Determining whether to set the Trustworthy Property of a database to ON or to sign your assembly with a certificate might be a confusing thing. Simply searching online for how to run UNSAFE or EXTERNAL permission Assemblies in SQL Server makes it seem as if setting the Trustworthy Property to ON is the right way to go. This however is not the Microsoft recommended practice.
When I built my first CLR Assembly it was just a simple UDF that required nothing more than SAFE permissions to run. Since CLR solves a number of problems with String and Data validation, these were the only types of objects I initially created. However, as I got more into CLR, I found that I wanted to Read/Write to a file. This requires that the Assembly be registered as EXTERNAL in SQL Server. However, when you try to create the assembly:
CREATE ASSEMBLY SQLCLR_ExternalAccess
WITH PERMISSION_SET = EXTERNAL_ACCESS
SQL Server will raise an error similar to the one below:
CREATE ASSEMBLY for assembly '%' failed because assembly '%' is not
authorized for PERMISSION_SET = EXTERNAL_ACCESS. The assembly is authorized
when either of the following is true: the database owner (DBO) has EXTERNAL
ACCESS ASSEMBLY permission and the database has the TRUSTWORTHY database
property on; or the assembly is signed with a certificate or an asymmetric
key that has a corresponding login with EXTERNAL ACCESS ASSEMBLY permission.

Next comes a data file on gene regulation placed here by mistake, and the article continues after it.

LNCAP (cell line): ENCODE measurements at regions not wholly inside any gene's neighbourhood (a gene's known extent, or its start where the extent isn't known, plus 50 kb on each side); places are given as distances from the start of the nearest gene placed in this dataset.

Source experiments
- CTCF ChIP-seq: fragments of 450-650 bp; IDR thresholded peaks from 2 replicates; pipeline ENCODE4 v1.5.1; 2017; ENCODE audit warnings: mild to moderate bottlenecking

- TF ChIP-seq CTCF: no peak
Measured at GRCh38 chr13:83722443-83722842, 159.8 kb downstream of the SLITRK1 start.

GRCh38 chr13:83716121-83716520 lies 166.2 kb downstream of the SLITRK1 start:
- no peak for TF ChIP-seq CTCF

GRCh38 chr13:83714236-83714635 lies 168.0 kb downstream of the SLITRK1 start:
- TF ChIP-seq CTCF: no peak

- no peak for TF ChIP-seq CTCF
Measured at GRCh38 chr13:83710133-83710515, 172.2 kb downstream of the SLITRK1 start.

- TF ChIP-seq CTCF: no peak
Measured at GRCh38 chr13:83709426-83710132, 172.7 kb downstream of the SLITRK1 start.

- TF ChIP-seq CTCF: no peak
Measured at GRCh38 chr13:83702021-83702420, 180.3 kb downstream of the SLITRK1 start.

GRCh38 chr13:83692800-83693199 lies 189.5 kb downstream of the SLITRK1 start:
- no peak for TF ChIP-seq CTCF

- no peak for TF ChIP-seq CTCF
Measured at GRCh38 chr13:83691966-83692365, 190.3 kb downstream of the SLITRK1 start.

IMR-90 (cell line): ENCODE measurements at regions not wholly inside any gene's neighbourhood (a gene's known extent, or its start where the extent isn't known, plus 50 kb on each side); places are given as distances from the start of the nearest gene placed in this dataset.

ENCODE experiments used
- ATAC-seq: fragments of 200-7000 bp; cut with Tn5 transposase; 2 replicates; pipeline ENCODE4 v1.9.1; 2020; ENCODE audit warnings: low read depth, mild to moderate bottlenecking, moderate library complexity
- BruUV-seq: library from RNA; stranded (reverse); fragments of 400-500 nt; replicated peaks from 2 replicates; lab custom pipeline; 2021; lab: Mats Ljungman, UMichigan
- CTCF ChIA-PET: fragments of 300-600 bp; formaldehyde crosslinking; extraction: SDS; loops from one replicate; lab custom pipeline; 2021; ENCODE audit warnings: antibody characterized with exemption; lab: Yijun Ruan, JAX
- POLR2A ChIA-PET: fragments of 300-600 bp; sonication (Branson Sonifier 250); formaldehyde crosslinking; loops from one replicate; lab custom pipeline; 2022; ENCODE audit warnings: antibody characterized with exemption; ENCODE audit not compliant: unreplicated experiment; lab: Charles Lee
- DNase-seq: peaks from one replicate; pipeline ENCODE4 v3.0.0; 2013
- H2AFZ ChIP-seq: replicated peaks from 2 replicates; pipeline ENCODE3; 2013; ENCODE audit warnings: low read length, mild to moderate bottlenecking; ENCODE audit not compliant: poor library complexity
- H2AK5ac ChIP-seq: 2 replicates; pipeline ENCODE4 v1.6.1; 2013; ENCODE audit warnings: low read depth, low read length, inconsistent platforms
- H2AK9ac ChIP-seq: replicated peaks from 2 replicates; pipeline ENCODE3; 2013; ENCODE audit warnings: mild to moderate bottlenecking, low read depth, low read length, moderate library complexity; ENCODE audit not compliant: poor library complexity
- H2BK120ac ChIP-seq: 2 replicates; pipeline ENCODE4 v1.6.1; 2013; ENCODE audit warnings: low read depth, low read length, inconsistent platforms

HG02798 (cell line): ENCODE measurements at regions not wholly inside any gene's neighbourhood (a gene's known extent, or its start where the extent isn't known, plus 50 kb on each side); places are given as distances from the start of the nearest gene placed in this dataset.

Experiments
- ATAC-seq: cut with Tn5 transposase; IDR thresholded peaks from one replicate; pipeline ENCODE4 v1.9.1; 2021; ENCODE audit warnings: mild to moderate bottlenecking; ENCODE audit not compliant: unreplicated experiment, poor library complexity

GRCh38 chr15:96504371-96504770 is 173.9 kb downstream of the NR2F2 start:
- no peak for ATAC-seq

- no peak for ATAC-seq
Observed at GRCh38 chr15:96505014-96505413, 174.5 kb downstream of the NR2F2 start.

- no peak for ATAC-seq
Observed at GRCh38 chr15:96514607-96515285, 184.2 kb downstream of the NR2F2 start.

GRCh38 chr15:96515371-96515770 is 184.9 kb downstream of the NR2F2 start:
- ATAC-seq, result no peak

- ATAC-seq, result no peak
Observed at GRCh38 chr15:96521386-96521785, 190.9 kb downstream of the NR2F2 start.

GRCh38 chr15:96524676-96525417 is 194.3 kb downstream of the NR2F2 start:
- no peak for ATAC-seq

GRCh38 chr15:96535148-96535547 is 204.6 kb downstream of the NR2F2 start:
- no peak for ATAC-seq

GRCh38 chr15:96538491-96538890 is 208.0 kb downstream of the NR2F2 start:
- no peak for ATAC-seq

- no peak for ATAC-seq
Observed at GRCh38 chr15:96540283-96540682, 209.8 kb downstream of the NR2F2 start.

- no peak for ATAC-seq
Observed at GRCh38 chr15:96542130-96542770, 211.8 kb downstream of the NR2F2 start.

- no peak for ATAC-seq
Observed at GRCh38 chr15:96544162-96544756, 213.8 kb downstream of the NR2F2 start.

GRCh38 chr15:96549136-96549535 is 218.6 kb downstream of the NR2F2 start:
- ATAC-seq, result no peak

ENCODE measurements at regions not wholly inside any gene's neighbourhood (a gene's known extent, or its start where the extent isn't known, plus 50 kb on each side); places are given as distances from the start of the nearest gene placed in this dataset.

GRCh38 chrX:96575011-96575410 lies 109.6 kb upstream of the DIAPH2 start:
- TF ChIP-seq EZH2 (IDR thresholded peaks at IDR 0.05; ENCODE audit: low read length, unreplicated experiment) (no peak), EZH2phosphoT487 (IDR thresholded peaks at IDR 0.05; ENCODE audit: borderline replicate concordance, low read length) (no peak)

Searching online will return numerous posts on blogs and web pages detailing how to turn Trustworthy On for the database so that you can create this Assembly using DDL similar to the following:
ALTER DATABASE SQLCLR_Examples
SET TRUSTWORTHY ON
This will resolve the problem and allow you to create the Assembly and ultimately execute the code inside of it. However, it doesn't follow the Microsoft Recommendations in the Books Online. When creating an Assembly, the Microsoft recommendation is not to set the database to Trustworthy just for the sake of using non-SAFE CLR Assemblies. The best practice is instead to sign the Assembly with a certificate and that an assymetric key be created from the Assembly in the master database. Then a login can be created mapped to this key and granted the EXTERNAL_ACCESS permission.
Since this is the recommended path by Microsoft, one might ask why so many people, including MSDN Blogs use the Trustworthy property instead? The only answer I can provide, based on my experience is that it is far simpler to set the Trustworthy Property to On that it is to create the certificate, sign the assembly, and then add the assymetric key to the SQL Server. It is far easier to set Trustworthy to On, and deploy the CLR Assembly from inside of Visual Studio directly to the database.
In the end the decision is ultimately up to the DBA who allows CLR to run inside their database server. One thing I have learned over the years, is to generally speaking follow the published Microsoft recommendations for security on my servers. It wasn't to long ago that web applications used dynamic SQL and sysadmin level rights to talk to SQL Servers, which is completely against the rules today. Ultimately the level of security that you have using CLR is based on whether or not you allow anything but SAFE Assemblies on your server. There are however many features that don't exist unless you are willing to expand into at least the EXTERNAL_ACCESS area.